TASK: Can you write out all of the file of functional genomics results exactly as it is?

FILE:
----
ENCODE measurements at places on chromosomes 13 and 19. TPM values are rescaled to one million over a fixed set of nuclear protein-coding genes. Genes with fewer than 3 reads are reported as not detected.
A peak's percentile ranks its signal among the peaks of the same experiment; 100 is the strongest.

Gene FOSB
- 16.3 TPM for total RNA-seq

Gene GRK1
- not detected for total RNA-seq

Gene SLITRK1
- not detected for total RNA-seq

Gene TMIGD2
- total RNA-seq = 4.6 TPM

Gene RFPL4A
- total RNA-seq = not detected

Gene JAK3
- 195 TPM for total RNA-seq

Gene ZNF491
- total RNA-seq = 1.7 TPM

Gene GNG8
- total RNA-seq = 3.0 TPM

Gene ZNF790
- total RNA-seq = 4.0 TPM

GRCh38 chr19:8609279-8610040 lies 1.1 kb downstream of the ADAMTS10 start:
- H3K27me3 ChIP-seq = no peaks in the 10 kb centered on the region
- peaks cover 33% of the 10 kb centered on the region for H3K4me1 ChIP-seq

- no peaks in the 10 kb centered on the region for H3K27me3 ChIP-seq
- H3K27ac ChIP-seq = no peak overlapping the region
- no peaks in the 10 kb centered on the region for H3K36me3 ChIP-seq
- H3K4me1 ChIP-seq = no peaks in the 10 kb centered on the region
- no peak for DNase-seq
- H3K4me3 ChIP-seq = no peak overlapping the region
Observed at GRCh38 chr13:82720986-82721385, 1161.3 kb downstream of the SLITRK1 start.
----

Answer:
ENCODE measurements at places on chromosomes 13 and 19. TPM values are rescaled to one million over a fixed set of nuclear protein-coding genes. Genes with fewer than 3 reads are reported as not detected.
A peak's percentile ranks its signal among the peaks of the same experiment; 100 is the strongest.

Gene FOSB
- 16.3 TPM for total RNA-seq

Gene GRK1
- not detected for total RNA-seq

Gene SLITRK1
- not detected for total RNA-seq

Gene TMIGD2
- total RNA-seq = 4.6 TPM

Gene RFPL4A
- total RNA-seq = not detected

Gene JAK3
- 195 TPM for total RNA-seq

Gene ZNF491
- total RNA-seq = 1.7 TPM

Gene GNG8
- total RNA-seq = 3.0 TPM

Gene ZNF790
- total RNA-seq = 4.0 TPM

GRCh38 chr19:8609279-8610040 lies 1.1 kb downstream of the ADAMTS10 start:
- H3K27me3 ChIP-seq = no peaks in the 10 kb centered on the region
- peaks cover 33% of the 10 kb centered on the region for H3K4me1 ChIP-seq

- no peaks in the 10 kb centered on the region for H3K27me3 ChIP-seq
- H3K27ac ChIP-seq = no peak overlapping the region
- no peaks in the 10 kb centered on the region for H3K36me3 ChIP-seq
- H3K4me1 ChIP-seq = no peaks in the 10 kb centered on the region
- no peak for DNase-seq
- H3K4me3 ChIP-seq = no peak overlapping the region
Observed at GRCh38 chr13:82720986-82721385, 1161.3 kb downstream of the SLITRK1 start.